Impact Analysis of LEO Hyperspectral Sensor IFOV size on the next generation NWP model forecast performance

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Tuesday, 6 January 2015
Agnes Lim, CIMSS/Univ. of Wisconsin, Madison, WI; and J. A. Jung, H. L. Huang, Z. Li, J. Otkin, and M. Goldberg

Increase computational resources and improvement in forecast model physics have allowed forecast models to be run at higher grid resolution, thus resolving more features in smaller scales. Rapid increase in the number and better use of satellite observations through data assimilation have also reduced error in the initial conditions required by forecast models. These factors have led to steady improvement of forecast skill in the past three decades. Higher spatial resolution is required to improve numerical accuracy and the assimilation of more observations. These improvements will help in defining with greater fidelity the critical extreme weather events. Operational Numerical Weather Prediction (NWP) centers throughout the world are moving in such a direction. The European Centre for Medium-Range Weather Forecasts (ECMWF) is planning to increase their global model resolution from 16km to 10km by 2015 and target to achieve a 5km resolution by 2020. The National Centers for Environmental Prediction (NCEP) will be increasing grid resolution from the current 27km to 13km with their implementation.

Satellite observations are currently thinned during data assimilation to reduce computational time, achieve better convergence and to reduce spatial correlations between observations. The analysis is usually done at a coarser resolution than the forecast grid spacing. Under clear sky assimilation, cloud detection will be an important quality control that rejects observations from assimilation for a hypersepctral infrared sounder such as Cross-track Infrared Sounder (CrIS). A smaller CrIS field-of-view (FOV )will have a higher probability of being free from cloud contamination. Given a constant analysis grid resolution, the number of CrIS observations available for selection is larger when the sensor FOV is smaller. This will increase the number of CrIS observations entering the data assimilation process and making a larger contribution to the analysis.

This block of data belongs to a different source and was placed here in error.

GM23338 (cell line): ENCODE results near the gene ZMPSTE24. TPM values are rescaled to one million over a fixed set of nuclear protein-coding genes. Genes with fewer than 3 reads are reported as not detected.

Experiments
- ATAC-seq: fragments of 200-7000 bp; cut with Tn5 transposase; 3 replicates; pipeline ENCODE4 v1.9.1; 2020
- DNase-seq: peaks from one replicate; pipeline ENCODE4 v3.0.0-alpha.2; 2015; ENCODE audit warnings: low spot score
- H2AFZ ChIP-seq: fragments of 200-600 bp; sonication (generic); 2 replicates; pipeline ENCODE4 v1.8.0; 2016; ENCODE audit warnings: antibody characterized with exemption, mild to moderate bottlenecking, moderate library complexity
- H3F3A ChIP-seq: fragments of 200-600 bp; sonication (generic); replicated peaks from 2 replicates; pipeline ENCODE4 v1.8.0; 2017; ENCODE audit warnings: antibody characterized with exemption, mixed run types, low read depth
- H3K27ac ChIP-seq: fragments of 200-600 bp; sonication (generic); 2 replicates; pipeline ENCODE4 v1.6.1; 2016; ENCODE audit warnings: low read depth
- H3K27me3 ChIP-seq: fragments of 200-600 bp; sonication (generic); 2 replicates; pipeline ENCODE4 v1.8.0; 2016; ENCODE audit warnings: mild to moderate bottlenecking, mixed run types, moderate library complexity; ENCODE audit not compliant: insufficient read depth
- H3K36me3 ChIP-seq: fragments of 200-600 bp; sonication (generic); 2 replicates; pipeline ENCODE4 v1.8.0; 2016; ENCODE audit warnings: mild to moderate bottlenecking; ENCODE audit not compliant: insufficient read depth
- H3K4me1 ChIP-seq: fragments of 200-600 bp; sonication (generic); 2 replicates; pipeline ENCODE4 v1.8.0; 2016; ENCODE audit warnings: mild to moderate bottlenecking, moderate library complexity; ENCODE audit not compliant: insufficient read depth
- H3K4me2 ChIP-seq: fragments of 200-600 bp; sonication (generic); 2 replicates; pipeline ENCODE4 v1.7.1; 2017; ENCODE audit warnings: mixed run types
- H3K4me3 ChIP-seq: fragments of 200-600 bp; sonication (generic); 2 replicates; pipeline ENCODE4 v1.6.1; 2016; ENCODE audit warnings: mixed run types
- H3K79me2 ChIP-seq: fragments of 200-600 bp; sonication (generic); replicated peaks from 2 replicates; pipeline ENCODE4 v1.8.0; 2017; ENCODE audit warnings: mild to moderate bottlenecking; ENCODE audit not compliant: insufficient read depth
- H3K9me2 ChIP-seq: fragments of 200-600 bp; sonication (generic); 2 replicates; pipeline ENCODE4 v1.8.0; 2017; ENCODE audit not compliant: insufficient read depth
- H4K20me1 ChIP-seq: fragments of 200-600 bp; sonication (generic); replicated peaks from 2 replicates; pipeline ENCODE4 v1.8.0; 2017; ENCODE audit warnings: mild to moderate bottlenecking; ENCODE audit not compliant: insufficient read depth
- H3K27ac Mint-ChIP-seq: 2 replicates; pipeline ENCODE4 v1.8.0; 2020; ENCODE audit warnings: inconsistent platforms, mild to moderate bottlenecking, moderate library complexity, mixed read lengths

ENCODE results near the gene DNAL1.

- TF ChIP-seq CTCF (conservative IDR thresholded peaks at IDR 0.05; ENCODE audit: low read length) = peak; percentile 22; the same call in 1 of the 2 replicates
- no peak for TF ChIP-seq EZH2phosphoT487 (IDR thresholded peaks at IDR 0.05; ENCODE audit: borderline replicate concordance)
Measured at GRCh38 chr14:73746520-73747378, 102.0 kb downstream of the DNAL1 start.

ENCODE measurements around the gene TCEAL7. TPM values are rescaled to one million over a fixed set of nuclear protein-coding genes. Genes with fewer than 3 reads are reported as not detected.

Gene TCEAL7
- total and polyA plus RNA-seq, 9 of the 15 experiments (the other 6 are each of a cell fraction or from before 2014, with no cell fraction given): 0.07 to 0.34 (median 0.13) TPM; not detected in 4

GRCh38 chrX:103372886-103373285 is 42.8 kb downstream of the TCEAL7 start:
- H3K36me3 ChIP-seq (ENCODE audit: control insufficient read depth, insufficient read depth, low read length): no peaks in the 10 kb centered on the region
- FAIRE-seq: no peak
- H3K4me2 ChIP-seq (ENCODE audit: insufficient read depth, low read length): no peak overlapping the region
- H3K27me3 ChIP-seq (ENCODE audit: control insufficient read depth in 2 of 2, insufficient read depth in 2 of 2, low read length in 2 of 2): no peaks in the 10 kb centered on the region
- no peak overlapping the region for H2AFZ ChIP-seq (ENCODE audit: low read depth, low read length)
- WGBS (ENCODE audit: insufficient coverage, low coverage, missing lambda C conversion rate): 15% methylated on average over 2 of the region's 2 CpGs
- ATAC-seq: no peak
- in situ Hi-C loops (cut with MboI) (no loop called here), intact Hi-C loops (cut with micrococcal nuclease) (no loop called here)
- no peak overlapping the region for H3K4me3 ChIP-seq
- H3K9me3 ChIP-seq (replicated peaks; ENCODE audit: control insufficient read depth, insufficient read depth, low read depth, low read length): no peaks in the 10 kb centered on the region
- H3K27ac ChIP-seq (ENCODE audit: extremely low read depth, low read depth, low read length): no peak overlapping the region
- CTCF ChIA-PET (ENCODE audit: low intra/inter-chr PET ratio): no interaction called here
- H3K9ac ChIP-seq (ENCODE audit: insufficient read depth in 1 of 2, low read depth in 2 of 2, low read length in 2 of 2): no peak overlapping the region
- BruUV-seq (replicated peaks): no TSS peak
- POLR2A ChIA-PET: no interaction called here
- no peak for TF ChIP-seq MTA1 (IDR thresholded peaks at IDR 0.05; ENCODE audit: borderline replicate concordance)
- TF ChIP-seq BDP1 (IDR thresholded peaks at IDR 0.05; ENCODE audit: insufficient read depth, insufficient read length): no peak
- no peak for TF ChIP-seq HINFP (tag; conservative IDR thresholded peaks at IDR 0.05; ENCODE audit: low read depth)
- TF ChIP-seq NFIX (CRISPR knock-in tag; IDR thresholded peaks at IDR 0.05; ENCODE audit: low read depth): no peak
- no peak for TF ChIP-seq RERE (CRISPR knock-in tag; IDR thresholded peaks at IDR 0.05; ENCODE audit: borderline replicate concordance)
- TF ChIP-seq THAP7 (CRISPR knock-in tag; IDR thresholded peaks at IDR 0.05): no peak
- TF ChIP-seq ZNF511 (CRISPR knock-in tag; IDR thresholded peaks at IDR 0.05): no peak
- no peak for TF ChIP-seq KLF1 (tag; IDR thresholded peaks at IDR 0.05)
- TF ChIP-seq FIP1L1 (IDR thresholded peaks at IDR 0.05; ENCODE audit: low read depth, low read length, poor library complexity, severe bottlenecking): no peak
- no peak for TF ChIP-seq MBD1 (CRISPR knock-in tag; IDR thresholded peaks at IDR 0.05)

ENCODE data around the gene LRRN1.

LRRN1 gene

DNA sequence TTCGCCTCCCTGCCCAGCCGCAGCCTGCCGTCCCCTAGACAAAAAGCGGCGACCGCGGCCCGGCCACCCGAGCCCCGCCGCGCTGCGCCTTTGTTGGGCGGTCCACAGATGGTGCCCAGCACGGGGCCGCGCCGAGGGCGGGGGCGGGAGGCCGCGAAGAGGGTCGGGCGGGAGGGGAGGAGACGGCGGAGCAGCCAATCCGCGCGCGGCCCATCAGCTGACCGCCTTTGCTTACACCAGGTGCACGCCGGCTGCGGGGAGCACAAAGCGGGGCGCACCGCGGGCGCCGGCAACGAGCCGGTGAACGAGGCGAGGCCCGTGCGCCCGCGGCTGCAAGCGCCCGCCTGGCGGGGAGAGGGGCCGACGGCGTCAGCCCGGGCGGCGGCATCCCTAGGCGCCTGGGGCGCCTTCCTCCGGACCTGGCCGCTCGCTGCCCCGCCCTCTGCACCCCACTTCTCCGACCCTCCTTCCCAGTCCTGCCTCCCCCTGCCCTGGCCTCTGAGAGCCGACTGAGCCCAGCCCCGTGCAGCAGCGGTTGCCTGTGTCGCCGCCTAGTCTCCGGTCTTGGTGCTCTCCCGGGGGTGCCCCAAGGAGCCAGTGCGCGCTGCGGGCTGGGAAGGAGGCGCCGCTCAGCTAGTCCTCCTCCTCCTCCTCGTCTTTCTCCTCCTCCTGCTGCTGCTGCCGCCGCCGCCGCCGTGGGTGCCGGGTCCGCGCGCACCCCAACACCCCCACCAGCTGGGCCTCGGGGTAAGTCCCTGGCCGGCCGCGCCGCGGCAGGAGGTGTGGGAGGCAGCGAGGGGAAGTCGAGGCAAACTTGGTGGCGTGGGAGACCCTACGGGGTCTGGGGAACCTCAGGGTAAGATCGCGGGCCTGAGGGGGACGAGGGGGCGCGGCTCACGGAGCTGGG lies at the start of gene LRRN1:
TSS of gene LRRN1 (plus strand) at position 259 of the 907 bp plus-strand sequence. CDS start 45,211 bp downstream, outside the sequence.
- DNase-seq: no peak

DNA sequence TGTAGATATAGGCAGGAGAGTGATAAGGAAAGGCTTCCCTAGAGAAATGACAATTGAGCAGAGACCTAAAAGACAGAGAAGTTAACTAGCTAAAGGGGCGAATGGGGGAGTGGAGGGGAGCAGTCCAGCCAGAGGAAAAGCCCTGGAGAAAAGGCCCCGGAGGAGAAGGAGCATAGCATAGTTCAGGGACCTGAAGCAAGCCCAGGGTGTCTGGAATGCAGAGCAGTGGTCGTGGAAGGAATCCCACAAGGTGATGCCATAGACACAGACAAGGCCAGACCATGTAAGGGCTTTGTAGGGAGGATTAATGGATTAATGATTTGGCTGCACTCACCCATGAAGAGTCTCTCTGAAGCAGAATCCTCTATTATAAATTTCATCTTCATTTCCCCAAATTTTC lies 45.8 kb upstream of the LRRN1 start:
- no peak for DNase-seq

Impact of FOV size for CrIS on NWP will be assessed through satellite data assimilation using the NCEP Global Forecast System (GFS). Even though CrIS is currently in orbit, impact assessment will be performed in a simulated environment also known as an Observing System Simulation Experiment (OSSE). This is done because the candidate observation, i.e. CrIS with a smaller FOV is not available in any of the present satellite. To make a fair comparison, CrIS observations at both the current and increased resolution need to be simulated from a known state of the atmosphere or the Nature Run. The control run assimilates CrIS observations at the current resolution, which is about 14km at nadir; and the experiment run assimilates CrIS observations that have a smaller FOV. Forecasts between the two runs will be evaluated. These experiments will be conducted in the presence of all current major observing systems. Prior to carrying out the CrIS experiments, the OSSE system will be calibrated against the real system to verify that the simulated data impact by comparing it to the real data impact.